Back Of Knee Pain FAQ's

Written By: Chloe Wilson, BSc(Hons) Physiotherapy
Reviewed by: KPE Medical Review Board

It is pretty common to get back of knee pain, aka posterior knee pain. Here we will answer some of the most common questions we get from people regarding what is going on and how to treat it

1) What Could Cause Pain Behind The Knee?

Find out about the common causes of pain behind the knee

There are seven main reasons for pain behind the knee: Baker’s Cyst (a collection of fluid behind the knee), a meniscus tear (damage to the cartilage), a strain or tear of the calf muscle, arthritis in the knee, a knee sprain (damage to the ligaments), a hamstring injury or deep vein thrombosis.

Find out loads more about each one in the pain behind the knee section.

2) How Do You Get Rid of Pain in The Back of Your Knee? 

It is important to diagnose what it causing the pain in the back of your knee correctly before starting treatment.  However, treatment will typically be a mixture of exercises, rest, ice, compression, elevation of the knee and sometimes using a knee support. Deep vein thrombosis does require immediate medical attention.

Find out more in the knee pain treatment section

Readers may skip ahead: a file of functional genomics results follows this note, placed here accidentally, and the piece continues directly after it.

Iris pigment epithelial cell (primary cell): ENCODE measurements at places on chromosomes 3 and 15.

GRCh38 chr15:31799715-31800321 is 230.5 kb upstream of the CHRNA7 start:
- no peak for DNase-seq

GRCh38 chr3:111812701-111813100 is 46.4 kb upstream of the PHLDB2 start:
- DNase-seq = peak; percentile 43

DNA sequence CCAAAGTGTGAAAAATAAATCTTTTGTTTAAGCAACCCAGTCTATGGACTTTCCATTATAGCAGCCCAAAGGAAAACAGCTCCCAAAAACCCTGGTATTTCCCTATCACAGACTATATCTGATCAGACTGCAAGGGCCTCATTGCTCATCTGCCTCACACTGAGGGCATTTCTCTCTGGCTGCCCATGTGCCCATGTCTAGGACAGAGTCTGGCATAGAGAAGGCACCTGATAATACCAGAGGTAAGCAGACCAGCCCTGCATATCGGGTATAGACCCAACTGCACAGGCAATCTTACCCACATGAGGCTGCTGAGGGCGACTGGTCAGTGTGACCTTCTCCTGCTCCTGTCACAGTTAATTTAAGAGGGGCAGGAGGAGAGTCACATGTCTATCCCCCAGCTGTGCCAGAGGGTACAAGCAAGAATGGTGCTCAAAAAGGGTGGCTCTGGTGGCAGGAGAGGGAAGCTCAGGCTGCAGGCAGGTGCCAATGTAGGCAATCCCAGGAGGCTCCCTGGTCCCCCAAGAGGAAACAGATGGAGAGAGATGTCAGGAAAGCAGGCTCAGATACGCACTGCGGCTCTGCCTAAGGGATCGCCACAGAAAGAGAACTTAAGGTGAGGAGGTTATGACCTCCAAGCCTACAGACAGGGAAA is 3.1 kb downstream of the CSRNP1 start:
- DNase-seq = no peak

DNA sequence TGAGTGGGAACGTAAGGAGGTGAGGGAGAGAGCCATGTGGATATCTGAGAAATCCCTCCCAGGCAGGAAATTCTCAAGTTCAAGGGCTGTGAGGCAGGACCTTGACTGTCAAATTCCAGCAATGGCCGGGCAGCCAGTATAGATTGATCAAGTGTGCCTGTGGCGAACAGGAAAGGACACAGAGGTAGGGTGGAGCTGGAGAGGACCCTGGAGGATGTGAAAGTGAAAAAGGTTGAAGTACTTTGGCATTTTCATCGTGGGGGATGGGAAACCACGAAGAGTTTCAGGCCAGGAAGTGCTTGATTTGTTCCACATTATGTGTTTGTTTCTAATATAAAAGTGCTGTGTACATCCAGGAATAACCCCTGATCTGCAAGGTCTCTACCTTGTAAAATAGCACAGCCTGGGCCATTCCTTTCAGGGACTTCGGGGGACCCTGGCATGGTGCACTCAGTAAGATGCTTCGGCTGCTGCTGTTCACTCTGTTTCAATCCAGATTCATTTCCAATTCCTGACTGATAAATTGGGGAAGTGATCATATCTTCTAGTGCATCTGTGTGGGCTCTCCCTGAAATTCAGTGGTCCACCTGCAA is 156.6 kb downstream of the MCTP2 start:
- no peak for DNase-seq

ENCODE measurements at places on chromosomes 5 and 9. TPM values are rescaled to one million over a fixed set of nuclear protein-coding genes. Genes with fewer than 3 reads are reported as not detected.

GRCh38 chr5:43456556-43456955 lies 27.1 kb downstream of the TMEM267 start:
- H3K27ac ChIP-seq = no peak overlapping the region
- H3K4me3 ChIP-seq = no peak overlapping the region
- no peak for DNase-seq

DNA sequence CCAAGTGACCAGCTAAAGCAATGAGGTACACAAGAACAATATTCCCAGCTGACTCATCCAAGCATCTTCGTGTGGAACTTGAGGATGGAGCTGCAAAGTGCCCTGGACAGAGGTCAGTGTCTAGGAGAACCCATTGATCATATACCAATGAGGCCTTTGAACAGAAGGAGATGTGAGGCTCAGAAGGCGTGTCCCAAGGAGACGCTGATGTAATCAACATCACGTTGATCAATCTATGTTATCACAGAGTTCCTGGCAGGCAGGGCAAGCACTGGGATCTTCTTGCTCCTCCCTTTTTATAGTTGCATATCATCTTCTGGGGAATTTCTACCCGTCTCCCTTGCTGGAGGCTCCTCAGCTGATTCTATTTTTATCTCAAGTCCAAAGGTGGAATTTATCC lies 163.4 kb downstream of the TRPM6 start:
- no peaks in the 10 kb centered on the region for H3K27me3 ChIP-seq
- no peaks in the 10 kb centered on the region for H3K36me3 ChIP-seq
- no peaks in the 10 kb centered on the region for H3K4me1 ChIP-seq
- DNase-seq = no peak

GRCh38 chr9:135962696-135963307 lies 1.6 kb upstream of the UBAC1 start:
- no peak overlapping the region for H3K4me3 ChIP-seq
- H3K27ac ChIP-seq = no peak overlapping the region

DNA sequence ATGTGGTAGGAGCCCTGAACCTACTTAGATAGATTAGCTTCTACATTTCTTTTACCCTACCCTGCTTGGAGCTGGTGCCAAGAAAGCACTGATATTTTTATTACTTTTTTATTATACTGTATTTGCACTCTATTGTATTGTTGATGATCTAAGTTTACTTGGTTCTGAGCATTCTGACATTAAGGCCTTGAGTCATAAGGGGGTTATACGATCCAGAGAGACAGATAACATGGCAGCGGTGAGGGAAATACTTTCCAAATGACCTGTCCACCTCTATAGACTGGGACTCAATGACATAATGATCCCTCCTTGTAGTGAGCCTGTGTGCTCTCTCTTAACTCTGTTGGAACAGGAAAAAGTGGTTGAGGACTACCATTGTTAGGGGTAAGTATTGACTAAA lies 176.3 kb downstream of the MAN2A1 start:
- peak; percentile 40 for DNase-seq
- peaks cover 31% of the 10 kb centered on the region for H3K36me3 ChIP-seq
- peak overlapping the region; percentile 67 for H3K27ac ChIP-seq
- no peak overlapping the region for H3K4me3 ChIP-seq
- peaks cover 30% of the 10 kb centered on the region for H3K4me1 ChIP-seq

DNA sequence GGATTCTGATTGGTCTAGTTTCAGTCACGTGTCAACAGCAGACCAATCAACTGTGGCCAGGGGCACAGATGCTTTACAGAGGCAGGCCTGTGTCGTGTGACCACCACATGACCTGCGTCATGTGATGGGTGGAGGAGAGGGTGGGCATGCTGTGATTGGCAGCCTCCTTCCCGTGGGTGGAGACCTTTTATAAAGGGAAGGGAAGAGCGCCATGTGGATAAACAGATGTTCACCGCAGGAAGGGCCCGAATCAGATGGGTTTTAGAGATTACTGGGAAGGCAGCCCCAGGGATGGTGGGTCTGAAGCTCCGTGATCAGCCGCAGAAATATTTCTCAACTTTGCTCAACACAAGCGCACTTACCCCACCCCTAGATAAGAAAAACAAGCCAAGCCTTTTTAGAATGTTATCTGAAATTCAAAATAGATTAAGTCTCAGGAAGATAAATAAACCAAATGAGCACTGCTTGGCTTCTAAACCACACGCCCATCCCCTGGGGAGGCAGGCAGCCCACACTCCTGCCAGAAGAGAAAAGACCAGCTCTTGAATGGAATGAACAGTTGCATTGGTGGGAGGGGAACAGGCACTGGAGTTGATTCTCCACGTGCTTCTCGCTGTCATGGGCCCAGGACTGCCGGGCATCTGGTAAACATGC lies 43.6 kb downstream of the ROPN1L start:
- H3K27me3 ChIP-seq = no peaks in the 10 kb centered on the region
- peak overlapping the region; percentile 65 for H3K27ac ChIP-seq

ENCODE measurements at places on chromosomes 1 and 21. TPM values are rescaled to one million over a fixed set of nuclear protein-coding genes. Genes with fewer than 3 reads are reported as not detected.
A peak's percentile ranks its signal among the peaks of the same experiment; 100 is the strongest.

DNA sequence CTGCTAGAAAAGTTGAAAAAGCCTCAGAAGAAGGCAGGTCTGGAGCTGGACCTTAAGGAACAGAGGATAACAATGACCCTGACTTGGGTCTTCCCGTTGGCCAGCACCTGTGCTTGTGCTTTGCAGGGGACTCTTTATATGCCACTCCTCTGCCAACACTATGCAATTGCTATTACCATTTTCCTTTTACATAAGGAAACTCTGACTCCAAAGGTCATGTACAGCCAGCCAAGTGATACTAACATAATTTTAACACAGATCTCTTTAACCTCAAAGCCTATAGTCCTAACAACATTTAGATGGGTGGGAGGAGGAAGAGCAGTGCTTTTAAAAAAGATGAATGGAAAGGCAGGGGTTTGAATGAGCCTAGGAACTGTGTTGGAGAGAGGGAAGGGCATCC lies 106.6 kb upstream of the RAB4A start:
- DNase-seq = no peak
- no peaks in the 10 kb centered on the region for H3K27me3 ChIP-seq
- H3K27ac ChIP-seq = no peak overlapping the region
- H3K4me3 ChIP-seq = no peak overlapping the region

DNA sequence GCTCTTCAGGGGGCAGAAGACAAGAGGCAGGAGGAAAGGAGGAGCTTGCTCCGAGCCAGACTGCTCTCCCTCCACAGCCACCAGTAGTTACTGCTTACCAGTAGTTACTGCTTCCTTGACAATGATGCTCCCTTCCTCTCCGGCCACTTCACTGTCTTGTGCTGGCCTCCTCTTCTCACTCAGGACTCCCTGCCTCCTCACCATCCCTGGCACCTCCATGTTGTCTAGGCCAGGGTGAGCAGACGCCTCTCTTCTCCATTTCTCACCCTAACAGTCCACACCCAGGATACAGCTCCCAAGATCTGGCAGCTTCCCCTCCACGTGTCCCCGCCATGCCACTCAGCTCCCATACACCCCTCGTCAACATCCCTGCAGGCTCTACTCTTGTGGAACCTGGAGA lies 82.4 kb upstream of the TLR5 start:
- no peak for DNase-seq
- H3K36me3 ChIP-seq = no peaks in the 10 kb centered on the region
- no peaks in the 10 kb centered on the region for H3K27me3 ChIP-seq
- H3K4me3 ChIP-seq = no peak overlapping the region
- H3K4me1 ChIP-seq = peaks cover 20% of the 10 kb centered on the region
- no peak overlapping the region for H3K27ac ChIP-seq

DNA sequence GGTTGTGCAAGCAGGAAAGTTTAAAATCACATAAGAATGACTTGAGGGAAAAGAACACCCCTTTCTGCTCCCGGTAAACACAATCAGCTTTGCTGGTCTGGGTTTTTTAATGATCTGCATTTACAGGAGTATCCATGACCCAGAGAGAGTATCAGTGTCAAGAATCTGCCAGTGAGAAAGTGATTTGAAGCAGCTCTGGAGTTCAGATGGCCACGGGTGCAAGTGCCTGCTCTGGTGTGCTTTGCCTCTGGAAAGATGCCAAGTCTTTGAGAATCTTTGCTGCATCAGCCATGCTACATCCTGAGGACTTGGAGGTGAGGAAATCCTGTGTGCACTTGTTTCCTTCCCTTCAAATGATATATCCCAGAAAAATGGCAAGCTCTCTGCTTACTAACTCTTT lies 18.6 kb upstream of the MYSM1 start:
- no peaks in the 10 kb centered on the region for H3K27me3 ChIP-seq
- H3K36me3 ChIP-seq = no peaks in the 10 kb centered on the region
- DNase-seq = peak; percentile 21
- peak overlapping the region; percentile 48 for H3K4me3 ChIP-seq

3) What Are The Best Exercises for Treating Pain in the Back of Your Knee?

Exercises are a great way for treating pain in the back of your knee

The right treatment for back of knee pain will depend on what is causing the problem and occasionally exercise is not the best option. However, exercises will typically involve strengthening the major muscles in the upper and lower (leg, quads, hamstrings and calf muscles) to provide more support to the knee joint and stretches to improve flexibility.

For a whole range of knee exercise programmes go to our knee exercises section. 

4) What is The Muscle in The Back of The Knee?

There are a few muscles in the back of the knee. The hamstrings travel down the back of the thigh to the sides and back of the knee. Popliteus, a small muscle found in the back of the knee, stabilises and rotates the knee. Gastrocnemius arises from the back of the knee forming part of the calf muscle.

Find out more about each of these in the knee muscles section and how injuries to them can cause back of knee pain.

Find out how to tell if you have a blood clot in your leg

5) How Do I Know If I Have a Blood Clot in My Leg?

With a blood clot in the leg, there is typically redness and warmth but only in one leg. Pulling your toes up towards you will make your pain worse. 

The pain from a DVT can come on suddenly or gradually over time, caused by periods of inactivity, obesity, pregnancy or genetics. Seek medical attention immediately if you suspect  a DVT is causing your back of knee pain.

Find out More

You can find out loads more about all the different aspects of back of knee pain including symptoms, diagnosis and treatment in the pain behind the knee section

  1. Knee Pain Guide
  2.  ›
  3. Diagnosis
  4.  ›
  5. Pain Behind The Knee
  6.  ›
  7. FAQs

Page Last Updated: 30/10/18
Next Review Due: 30/10/20

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